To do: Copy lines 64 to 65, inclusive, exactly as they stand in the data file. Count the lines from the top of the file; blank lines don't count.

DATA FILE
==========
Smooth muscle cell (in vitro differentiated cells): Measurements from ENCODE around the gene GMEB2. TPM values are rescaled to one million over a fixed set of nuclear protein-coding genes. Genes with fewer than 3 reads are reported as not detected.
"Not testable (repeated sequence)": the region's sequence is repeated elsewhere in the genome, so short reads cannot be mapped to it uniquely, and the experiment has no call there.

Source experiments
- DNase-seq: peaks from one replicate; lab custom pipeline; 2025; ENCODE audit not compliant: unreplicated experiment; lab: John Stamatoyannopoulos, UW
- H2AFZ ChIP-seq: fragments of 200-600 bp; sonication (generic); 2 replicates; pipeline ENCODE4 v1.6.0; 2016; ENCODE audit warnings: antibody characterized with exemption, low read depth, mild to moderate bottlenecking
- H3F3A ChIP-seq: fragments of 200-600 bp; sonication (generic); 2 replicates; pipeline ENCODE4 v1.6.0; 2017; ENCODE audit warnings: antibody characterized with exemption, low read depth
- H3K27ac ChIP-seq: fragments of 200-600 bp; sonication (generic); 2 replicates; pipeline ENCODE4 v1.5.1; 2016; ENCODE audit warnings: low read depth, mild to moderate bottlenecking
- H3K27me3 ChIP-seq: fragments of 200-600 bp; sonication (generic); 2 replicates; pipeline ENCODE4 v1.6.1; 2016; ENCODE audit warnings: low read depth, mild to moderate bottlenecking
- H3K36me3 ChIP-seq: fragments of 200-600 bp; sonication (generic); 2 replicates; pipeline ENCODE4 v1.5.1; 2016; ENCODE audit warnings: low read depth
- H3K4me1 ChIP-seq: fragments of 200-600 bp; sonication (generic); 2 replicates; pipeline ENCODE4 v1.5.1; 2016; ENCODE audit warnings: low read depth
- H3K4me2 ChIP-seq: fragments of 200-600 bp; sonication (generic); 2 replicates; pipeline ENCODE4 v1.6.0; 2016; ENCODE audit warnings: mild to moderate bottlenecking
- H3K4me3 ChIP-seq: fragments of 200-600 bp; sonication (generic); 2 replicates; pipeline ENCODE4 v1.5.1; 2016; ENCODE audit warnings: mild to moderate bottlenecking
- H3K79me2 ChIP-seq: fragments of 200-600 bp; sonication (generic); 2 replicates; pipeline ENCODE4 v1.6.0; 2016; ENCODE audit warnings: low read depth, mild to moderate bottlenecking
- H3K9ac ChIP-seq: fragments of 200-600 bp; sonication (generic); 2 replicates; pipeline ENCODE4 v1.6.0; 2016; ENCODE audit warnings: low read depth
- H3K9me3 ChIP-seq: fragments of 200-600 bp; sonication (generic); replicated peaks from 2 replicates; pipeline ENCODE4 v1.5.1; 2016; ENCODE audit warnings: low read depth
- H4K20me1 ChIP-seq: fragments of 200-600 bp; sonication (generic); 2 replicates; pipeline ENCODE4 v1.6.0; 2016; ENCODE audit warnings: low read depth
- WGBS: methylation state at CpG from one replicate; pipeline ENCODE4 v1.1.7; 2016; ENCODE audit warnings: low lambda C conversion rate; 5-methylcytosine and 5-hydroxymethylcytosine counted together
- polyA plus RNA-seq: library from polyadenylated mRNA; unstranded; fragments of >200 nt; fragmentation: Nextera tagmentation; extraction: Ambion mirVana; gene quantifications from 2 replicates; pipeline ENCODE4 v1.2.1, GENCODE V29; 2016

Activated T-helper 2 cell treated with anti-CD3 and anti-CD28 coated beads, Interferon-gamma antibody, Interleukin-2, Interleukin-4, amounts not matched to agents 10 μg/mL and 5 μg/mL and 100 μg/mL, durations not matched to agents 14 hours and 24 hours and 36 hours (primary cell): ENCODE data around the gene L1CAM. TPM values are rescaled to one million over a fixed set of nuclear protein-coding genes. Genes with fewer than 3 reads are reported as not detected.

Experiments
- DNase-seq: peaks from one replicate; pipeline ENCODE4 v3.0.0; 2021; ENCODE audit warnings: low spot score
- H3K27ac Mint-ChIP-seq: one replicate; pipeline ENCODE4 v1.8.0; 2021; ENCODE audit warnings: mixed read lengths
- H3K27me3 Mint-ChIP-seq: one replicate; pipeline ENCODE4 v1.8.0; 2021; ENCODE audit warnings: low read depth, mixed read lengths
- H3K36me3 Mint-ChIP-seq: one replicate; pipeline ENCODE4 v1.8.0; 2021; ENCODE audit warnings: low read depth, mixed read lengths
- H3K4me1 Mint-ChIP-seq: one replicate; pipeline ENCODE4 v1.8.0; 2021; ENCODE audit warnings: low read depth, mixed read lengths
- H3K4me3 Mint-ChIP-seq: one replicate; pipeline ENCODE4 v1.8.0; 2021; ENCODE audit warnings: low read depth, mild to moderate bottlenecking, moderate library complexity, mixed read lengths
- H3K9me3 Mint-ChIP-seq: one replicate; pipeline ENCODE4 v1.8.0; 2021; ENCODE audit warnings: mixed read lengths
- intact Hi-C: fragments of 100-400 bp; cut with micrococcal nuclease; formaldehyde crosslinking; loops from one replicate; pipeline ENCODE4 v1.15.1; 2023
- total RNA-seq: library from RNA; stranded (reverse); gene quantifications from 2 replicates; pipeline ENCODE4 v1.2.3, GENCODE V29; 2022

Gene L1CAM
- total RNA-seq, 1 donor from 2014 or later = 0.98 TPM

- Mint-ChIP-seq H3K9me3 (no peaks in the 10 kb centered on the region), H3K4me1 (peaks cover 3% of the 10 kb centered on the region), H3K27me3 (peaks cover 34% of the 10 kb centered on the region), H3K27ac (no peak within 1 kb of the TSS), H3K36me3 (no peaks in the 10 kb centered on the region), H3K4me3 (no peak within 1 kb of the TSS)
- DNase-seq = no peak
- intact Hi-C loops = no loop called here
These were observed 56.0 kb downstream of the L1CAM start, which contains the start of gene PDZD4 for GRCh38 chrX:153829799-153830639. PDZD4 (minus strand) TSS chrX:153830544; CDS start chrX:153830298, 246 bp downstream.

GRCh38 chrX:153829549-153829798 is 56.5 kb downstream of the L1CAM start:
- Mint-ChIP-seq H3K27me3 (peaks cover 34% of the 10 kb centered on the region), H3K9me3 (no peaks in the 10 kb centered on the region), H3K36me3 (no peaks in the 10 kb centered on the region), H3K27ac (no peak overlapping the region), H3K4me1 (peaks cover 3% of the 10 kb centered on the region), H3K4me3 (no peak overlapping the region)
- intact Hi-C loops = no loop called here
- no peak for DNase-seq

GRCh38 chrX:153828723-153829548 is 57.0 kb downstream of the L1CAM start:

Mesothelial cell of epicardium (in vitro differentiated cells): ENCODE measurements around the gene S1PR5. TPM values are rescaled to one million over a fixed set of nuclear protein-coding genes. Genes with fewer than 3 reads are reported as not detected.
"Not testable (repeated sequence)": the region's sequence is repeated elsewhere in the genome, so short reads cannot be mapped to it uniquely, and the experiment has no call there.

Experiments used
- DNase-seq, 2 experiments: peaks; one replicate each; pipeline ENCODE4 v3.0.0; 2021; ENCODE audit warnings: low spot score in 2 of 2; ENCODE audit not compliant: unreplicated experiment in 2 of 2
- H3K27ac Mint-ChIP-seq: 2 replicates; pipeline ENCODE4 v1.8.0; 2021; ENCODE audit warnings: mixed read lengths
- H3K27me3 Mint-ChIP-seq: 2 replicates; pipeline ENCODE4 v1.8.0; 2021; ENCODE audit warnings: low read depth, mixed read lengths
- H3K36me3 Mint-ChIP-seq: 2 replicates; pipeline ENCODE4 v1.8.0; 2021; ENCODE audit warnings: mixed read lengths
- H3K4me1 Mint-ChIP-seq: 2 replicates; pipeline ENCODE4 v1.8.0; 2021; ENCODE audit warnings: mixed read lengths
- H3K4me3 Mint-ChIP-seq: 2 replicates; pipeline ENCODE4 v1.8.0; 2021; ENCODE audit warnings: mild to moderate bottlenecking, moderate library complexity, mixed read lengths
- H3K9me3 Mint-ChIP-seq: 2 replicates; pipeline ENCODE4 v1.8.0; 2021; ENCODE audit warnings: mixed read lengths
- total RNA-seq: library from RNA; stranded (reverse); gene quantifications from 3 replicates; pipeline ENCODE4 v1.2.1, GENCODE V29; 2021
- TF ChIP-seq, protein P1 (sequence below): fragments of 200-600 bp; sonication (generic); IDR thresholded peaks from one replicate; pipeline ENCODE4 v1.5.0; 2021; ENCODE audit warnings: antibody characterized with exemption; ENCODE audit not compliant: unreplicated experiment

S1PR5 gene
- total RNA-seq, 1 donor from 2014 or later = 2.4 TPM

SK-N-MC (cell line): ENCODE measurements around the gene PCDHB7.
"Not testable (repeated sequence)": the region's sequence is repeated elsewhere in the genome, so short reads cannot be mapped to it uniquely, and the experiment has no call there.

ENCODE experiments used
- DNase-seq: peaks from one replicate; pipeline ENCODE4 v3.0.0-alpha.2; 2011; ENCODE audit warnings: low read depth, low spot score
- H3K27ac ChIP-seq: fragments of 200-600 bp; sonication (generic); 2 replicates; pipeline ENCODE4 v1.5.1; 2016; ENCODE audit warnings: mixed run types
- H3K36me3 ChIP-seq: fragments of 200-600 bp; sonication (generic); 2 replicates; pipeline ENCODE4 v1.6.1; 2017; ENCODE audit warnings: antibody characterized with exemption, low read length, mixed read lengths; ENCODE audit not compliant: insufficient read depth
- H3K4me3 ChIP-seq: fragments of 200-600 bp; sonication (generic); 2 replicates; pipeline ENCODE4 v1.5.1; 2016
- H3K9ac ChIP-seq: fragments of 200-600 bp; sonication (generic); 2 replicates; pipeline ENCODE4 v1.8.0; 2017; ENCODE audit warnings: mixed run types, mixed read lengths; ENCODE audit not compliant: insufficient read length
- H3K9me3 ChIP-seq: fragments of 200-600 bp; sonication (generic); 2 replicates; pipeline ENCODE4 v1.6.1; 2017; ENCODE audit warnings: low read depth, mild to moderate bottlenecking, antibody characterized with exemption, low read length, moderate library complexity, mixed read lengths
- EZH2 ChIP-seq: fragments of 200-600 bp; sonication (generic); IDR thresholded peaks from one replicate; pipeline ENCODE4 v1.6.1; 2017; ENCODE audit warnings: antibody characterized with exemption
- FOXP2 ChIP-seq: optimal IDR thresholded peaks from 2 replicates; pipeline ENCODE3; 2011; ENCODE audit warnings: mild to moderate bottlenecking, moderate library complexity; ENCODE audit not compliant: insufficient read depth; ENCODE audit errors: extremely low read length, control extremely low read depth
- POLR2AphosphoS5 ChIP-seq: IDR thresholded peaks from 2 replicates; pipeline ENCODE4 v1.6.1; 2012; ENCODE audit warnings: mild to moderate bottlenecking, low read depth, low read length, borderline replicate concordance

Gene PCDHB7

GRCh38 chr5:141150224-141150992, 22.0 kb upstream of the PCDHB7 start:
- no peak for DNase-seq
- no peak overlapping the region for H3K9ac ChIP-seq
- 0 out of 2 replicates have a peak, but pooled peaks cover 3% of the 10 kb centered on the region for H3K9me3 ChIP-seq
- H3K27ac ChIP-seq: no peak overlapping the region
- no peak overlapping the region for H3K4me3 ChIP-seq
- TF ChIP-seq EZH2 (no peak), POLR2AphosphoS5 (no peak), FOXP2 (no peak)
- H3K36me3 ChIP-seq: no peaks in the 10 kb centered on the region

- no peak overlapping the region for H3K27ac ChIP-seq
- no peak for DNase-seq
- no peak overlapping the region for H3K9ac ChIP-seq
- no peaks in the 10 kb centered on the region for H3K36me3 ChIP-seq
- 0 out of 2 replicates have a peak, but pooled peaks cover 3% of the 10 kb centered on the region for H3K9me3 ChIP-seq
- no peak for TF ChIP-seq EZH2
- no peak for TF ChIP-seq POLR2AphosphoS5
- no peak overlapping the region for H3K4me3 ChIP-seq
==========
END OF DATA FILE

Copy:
- EZH2 ChIP-seq: fragments of 200-600 bp; sonication (generic); IDR thresholded peaks from one replicate; pipeline ENCODE4 v1.6.1; 2017; ENCODE audit warnings: antibody characterized with exemption
- FOXP2 ChIP-seq: optimal IDR thresholded peaks from 2 replicates; pipeline ENCODE3; 2011; ENCODE audit warnings: mild to moderate bottlenecking, moderate library complexity; ENCODE audit not compliant: insufficient read depth; ENCODE audit errors: extremely low read length, control extremely low read depth